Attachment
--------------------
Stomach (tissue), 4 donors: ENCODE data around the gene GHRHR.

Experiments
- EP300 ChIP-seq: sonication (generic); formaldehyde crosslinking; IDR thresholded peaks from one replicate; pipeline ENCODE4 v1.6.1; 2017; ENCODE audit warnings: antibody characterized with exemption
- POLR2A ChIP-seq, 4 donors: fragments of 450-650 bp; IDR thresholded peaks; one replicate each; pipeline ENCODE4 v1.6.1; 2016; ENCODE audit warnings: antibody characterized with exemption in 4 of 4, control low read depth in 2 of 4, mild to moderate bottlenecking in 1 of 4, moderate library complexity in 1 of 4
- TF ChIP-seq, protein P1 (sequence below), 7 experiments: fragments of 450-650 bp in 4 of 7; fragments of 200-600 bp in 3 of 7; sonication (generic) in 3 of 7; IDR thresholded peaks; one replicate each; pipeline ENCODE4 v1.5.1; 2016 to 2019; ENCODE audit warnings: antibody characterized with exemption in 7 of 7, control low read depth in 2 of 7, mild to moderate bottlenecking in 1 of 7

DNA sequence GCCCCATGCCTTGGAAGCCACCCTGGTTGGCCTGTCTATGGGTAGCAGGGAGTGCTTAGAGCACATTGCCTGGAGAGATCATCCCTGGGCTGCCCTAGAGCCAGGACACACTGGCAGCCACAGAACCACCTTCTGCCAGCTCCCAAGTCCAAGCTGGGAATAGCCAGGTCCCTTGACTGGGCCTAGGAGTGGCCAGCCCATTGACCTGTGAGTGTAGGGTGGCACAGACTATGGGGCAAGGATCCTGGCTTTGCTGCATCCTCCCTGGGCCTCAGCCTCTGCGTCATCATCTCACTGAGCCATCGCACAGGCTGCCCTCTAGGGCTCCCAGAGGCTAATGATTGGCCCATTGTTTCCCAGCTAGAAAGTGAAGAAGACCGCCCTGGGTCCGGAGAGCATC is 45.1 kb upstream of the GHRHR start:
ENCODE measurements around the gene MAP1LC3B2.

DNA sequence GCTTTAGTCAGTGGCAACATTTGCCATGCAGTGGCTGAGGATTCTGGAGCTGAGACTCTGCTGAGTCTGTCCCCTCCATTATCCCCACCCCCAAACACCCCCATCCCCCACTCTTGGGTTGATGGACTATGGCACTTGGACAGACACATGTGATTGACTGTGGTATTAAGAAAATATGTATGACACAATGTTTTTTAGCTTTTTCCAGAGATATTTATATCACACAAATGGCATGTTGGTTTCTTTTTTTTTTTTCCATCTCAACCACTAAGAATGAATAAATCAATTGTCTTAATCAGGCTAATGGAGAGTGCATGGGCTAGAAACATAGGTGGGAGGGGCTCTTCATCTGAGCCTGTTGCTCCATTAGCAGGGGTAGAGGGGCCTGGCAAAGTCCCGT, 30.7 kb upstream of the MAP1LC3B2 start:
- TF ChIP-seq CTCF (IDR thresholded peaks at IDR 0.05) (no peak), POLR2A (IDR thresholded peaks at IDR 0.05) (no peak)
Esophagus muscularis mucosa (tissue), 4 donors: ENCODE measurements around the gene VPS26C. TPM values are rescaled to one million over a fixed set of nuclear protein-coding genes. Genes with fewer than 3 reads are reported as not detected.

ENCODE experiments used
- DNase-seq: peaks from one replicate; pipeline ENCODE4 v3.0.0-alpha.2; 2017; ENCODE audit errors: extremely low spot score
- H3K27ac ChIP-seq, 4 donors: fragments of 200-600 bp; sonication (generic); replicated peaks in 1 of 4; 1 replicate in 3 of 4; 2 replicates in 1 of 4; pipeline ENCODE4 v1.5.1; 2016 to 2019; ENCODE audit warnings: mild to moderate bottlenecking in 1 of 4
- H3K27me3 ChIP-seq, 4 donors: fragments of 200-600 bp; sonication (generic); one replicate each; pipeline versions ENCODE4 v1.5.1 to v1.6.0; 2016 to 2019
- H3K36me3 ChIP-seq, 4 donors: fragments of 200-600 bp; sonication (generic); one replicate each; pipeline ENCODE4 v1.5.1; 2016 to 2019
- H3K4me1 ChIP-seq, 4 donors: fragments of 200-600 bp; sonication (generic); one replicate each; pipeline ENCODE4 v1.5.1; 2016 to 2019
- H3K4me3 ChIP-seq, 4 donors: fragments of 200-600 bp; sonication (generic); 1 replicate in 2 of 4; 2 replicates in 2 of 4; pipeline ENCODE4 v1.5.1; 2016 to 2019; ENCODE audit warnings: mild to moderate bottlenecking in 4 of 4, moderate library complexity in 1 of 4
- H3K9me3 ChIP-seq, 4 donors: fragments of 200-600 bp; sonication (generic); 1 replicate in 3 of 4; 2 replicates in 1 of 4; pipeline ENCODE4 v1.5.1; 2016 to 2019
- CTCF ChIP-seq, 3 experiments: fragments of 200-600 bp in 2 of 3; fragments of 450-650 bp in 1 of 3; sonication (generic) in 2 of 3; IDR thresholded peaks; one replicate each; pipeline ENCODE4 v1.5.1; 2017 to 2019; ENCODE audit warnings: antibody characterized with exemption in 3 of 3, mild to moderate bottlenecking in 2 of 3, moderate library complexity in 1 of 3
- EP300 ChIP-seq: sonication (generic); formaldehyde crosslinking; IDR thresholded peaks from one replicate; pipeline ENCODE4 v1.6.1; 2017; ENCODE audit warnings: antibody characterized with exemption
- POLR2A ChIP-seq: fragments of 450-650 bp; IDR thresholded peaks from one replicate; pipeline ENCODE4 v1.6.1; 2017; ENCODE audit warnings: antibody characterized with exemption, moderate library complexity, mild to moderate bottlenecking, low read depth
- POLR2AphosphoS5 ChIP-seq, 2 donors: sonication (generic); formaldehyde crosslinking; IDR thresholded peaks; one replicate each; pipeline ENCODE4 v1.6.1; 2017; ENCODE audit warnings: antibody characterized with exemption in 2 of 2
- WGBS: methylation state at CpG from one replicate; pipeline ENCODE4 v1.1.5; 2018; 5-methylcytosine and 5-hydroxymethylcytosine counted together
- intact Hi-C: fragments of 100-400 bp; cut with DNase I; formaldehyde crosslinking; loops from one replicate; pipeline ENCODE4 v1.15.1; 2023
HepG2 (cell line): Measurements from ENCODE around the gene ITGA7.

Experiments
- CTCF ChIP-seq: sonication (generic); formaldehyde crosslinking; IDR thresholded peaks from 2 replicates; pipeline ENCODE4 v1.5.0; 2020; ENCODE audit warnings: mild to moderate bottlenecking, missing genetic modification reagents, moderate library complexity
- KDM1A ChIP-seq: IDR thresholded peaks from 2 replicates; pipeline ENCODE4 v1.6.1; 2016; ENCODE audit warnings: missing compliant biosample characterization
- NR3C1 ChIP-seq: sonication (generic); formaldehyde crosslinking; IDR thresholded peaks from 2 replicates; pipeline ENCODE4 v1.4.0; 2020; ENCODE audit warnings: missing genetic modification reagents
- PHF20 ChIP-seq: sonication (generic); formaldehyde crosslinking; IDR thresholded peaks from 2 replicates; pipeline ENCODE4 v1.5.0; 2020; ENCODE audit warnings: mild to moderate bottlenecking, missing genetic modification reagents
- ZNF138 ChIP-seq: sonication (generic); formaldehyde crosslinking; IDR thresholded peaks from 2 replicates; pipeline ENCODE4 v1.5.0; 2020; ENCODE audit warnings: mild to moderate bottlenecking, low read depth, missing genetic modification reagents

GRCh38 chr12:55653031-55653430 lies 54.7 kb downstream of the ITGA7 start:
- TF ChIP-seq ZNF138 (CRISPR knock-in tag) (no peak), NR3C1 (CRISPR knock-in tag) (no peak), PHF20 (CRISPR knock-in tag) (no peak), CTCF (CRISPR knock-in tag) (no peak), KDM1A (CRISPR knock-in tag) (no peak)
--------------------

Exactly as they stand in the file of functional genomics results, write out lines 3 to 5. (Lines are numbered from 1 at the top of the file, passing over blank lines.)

- EP300 ChIP-seq: sonication (generic); formaldehyde crosslinking; IDR thresholded peaks from one replicate; pipeline ENCODE4 v1.6.1; 2017; ENCODE audit warnings: antibody characterized with exemption
- POLR2A ChIP-seq, 4 donors: fragments of 450-650 bp; IDR thresholded peaks; one replicate each; pipeline ENCODE4 v1.6.1; 2016; ENCODE audit warnings: antibody characterized with exemption in 4 of 4, control low read depth in 2 of 4, mild to moderate bottlenecking in 1 of 4, moderate library complexity in 1 of 4
- TF ChIP-seq, protein P1 (sequence below), 7 experiments: fragments of 450-650 bp in 4 of 7; fragments of 200-600 bp in 3 of 7; sonication (generic) in 3 of 7; IDR thresholded peaks; one replicate each; pipeline ENCODE4 v1.5.1; 2016 to 2019; ENCODE audit warnings: antibody characterized with exemption in 7 of 7, control low read depth in 2 of 7, mild to moderate bottlenecking in 1 of 7